With films that reflect on life in contemporary Eastern Europe, Czech filmmaker Jana Sevcikova has distinguished herself as a practitioner of poetic documentary. A graduate of the Prague Film Academy, her thesis film, Piemule (1984), offers a frank examination of Czech émigrés in Romania during the final years of Ceausecu's totaltitarian regime. She has produced films independently, such as Jakub (1992), and received state funding from the Czech Ministry of Culture. Her films have been shown at festivals in Berlin, Strasbourg, Karlovy Vary and Cracow. Praised throughout Europe, Sevcikova's intimately crafted works challenge the distanced conventions of ethnographic filmmaking.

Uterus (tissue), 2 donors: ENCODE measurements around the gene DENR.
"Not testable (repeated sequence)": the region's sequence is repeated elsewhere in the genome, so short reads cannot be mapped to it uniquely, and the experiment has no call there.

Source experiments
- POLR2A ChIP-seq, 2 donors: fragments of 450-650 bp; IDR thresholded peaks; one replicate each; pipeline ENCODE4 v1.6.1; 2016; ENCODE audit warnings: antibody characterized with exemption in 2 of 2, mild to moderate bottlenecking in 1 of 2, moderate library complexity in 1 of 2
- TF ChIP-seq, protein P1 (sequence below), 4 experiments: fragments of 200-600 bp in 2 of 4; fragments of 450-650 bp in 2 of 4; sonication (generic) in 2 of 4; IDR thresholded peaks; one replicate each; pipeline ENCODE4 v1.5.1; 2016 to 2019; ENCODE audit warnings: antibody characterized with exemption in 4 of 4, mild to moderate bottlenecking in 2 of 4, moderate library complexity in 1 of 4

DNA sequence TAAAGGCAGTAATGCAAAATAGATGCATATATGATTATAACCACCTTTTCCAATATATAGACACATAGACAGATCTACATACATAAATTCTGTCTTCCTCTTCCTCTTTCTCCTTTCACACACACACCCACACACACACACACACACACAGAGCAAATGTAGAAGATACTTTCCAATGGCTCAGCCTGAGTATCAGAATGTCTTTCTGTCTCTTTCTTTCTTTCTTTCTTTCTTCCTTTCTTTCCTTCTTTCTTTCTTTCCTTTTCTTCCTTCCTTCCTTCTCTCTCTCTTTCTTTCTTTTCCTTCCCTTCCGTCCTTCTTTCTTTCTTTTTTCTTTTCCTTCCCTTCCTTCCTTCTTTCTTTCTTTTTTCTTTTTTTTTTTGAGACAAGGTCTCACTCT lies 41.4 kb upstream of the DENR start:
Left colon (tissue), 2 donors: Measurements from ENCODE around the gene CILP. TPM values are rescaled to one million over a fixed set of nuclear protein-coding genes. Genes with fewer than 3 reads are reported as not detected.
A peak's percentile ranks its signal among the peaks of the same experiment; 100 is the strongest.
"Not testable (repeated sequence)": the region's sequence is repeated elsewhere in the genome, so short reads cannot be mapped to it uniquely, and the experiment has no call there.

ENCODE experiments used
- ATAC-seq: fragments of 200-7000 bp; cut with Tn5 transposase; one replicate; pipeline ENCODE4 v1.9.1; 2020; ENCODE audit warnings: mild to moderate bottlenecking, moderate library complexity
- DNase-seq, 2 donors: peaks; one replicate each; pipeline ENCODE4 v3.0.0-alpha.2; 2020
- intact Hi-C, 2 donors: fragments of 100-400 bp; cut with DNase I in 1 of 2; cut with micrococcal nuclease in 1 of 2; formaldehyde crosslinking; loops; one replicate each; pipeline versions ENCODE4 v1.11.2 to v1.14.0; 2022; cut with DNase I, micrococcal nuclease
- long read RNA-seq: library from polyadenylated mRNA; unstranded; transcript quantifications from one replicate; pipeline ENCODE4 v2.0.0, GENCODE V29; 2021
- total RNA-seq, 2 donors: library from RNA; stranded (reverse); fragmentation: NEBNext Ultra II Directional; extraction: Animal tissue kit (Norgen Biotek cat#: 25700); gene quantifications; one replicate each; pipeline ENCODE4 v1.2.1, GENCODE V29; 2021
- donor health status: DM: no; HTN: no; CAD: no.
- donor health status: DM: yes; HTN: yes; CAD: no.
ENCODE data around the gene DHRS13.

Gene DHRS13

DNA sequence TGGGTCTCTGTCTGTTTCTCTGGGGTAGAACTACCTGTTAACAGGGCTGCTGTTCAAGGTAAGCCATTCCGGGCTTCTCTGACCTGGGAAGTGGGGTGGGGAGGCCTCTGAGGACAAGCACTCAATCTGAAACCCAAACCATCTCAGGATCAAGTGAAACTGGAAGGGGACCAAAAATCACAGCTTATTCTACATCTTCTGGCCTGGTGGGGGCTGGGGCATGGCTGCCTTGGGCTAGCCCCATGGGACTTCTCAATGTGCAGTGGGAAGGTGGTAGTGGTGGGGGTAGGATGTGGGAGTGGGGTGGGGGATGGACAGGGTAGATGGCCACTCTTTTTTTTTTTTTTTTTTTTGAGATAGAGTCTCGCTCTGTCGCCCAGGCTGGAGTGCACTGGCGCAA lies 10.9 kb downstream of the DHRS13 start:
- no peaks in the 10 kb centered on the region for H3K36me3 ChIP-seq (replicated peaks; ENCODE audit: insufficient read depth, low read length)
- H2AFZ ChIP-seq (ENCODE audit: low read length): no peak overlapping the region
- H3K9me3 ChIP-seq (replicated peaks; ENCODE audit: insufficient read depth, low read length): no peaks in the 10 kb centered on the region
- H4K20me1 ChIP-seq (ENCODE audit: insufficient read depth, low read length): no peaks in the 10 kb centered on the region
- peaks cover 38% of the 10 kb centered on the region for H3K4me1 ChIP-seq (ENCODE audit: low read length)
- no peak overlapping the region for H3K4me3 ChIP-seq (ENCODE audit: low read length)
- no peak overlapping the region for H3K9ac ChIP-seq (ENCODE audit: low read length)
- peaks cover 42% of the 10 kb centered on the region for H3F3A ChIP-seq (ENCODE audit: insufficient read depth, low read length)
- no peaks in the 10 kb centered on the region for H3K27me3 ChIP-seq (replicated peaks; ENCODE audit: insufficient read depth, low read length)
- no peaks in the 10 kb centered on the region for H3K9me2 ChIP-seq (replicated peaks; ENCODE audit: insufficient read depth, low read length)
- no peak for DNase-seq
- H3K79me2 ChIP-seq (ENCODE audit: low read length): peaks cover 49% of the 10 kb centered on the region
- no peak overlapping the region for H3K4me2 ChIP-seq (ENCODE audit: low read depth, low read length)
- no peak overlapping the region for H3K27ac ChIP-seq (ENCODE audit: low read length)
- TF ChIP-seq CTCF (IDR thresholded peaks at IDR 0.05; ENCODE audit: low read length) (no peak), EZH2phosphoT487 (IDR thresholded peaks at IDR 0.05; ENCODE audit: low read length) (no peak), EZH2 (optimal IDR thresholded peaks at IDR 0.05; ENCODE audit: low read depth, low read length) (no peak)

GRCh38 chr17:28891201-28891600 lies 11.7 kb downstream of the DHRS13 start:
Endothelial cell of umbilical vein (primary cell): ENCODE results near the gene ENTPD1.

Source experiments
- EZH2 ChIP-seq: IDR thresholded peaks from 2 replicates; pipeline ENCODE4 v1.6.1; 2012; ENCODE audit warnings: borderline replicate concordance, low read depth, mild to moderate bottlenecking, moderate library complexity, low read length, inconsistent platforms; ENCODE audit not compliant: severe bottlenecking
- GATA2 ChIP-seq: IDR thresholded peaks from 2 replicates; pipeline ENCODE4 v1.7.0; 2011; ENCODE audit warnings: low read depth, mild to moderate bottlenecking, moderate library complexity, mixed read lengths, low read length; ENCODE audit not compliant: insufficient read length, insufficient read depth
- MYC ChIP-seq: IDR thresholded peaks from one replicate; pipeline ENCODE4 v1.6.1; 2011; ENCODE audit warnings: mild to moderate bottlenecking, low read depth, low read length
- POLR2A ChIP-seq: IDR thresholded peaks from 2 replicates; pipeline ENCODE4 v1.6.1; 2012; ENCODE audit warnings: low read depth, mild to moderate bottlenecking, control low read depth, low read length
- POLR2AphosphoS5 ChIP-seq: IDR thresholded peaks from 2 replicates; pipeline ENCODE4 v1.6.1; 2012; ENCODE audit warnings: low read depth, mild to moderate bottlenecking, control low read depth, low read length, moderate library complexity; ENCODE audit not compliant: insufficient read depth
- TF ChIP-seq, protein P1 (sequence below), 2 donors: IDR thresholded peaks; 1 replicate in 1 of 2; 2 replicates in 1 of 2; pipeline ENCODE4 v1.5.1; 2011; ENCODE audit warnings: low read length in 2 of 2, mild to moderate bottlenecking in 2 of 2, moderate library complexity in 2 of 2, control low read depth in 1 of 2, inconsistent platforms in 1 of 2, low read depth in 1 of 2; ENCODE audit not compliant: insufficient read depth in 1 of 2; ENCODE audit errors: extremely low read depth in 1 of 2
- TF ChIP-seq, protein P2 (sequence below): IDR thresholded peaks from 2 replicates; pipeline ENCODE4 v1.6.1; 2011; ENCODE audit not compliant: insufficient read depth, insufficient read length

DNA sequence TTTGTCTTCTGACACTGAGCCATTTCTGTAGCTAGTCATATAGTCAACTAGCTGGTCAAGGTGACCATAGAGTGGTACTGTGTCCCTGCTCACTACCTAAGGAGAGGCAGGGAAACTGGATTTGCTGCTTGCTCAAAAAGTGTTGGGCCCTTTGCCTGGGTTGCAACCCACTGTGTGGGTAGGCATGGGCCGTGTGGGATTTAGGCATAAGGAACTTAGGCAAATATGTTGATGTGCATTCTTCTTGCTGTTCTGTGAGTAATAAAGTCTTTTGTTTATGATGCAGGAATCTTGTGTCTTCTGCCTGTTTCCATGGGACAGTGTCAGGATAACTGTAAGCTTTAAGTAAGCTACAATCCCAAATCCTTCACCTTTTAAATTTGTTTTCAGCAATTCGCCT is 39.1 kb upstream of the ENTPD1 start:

This portrait of Jakub Popovich provides an intriguing entry into the lives of the Ruthenians, a community based in Northern Romania and Western Bohemia which survived amidst fifty years of political upheaval and revolution. Sevcikova began filming two years before the ouster of Ceausescu in 1989 further emphasizing the plight of this marginalized community.
Filmed over a period of five years, Old Believers examines a religious community situated in the Danube Delta. The residents have preserved the archaic language and traditions of their elders who emigrated from Russia in the 17th century. A testament to faith and commitment, Sevcikova renders their lives with vivid intimacy.